California Sheriffs’ Opposition to TRUST Act Demonstrates Need for TRUST Act

Sacramento – July 2, 2013

Today, the TRUST Act passed out of the Senate Public Safety Committee (vote 4-2). It now heads to the Senate floor and is expected to return to Governor Jerry Brown’s desk.

Last year, a massive coalition forged a statewide consensus in support of the legislation to prevent the “Arizonification” of California.  Consistent with federal law, the California TRUST Act would establish bright line rules to clarify the proper role for local police and sheriffs in the enforcement of federal immigration laws. 

Last year, the only organized opposition came from a vocal minority of sheriffs and from Immigration and Customs Enforcement (ICE) itself.  Governor Brown vetoed the bill, citing technical concerns, and he pledged to sign the TRUST ACT into law “forthwith.”

Courthouse News Service

Five government agencies will pay $1.2 million in legal fees after having to disclose documents on a controversial fingerprinting and deportation program, s a rights group says.      In April 2010, the National Day Laborer Organizing Network (NDLON) and others sued the FBI, the Executive Office for Immigration Review and the Office of Legal Counsel and two other agencies seeking information about Se Communities, or S-Comm.      The plaintiffs, which include the Center for Constitutional Rights (CCR) and the Immigration Justice Clinic of the Benjamin N. Cardozo School of Law, said the "error-prone" system would be instituted nationwide "without sufficient transparency, oversight, or public engagement." Ostensibly developed to target criminals, the system was allegedly flush with immigrants whom authorities fingerprinted for minor traffic offenses to meet deportation quotas.      The groups sought the information as ammunition for a campaign urging supporters to "End Se Communiti..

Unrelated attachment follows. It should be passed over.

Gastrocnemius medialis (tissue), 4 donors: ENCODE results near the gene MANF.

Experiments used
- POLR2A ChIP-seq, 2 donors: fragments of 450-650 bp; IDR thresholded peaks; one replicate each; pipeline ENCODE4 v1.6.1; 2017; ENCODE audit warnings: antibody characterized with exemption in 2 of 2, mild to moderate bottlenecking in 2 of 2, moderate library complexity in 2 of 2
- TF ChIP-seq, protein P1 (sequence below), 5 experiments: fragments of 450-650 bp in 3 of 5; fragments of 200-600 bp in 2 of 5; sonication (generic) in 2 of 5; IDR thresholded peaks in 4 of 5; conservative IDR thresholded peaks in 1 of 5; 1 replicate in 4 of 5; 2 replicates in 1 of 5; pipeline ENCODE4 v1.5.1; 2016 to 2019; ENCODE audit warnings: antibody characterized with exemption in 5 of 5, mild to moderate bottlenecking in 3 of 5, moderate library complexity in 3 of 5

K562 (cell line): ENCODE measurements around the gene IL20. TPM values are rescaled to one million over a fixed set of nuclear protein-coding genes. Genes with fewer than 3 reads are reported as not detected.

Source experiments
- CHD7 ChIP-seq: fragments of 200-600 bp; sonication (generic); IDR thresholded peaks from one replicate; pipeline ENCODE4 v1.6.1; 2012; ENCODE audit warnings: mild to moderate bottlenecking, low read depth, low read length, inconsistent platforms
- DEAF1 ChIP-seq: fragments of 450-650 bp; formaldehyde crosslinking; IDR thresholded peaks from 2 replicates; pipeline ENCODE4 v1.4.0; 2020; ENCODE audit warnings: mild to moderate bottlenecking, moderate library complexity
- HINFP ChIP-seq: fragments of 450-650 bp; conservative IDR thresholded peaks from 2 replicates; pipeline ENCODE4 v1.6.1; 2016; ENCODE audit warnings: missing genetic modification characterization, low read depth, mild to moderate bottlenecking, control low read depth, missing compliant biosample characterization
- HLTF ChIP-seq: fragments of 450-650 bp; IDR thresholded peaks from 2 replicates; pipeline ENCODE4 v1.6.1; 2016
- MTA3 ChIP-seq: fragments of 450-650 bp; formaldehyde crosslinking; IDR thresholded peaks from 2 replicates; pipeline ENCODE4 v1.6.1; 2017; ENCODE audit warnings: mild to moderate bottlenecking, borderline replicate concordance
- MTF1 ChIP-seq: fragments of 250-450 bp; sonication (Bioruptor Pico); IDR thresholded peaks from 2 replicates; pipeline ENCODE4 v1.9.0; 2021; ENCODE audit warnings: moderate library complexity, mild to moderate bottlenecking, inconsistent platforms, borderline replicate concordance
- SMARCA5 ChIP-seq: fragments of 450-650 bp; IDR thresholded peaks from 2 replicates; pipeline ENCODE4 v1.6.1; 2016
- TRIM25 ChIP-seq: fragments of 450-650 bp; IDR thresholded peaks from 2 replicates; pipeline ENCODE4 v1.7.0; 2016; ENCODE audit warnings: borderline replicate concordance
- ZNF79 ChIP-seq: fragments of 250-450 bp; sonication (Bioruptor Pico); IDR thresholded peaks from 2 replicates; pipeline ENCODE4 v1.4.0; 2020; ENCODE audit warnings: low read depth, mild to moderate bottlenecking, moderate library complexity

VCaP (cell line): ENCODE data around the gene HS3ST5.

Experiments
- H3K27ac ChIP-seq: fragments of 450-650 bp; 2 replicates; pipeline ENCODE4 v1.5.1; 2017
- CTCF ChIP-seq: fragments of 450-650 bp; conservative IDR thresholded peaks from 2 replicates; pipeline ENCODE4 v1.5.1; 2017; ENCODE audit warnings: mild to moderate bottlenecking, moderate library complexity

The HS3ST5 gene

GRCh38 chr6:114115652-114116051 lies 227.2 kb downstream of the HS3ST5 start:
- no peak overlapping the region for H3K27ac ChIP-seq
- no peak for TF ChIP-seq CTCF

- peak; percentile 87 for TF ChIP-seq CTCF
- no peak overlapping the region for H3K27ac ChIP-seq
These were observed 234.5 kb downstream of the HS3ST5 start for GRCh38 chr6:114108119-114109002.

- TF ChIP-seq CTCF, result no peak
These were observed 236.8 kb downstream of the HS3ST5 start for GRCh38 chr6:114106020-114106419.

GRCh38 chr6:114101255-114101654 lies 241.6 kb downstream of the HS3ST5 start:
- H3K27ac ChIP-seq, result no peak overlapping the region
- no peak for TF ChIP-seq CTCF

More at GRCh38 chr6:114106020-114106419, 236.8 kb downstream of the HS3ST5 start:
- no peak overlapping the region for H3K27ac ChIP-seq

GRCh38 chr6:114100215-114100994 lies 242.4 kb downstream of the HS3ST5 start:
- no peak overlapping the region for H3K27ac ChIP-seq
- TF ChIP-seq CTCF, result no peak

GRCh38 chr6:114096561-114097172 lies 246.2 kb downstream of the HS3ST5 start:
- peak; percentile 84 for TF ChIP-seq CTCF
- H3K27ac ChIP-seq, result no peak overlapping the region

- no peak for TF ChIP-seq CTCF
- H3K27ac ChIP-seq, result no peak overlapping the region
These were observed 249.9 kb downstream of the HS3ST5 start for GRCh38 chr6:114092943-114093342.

Landmark $1.2 Million Fee Settlement in Immigration Policy FOIA Case

June 28, 2013, New York – The day after the Senate passed a disappointing immigration reform bill, the U.S. government agreed to pay over $1.2 million in attorneys’ fees in the historic Freedom of Information (FOIA) lawsuit NDLON v. ICE. Rights groups brought the case in 2010 to force the government to turn over documents about the so-called Se Communities (SCOMM) program. Since its rollout in 2008, SCOMM has spread nationwide, over the protests of local and state leaders, and contributed to the Obama administration’s widely criticized, record-setting deportation numbers.  Through SCOMM, the federal government targets all people booked into local jails, regardless of how minor the charges, even if charges are dropped, which has resulted in widespread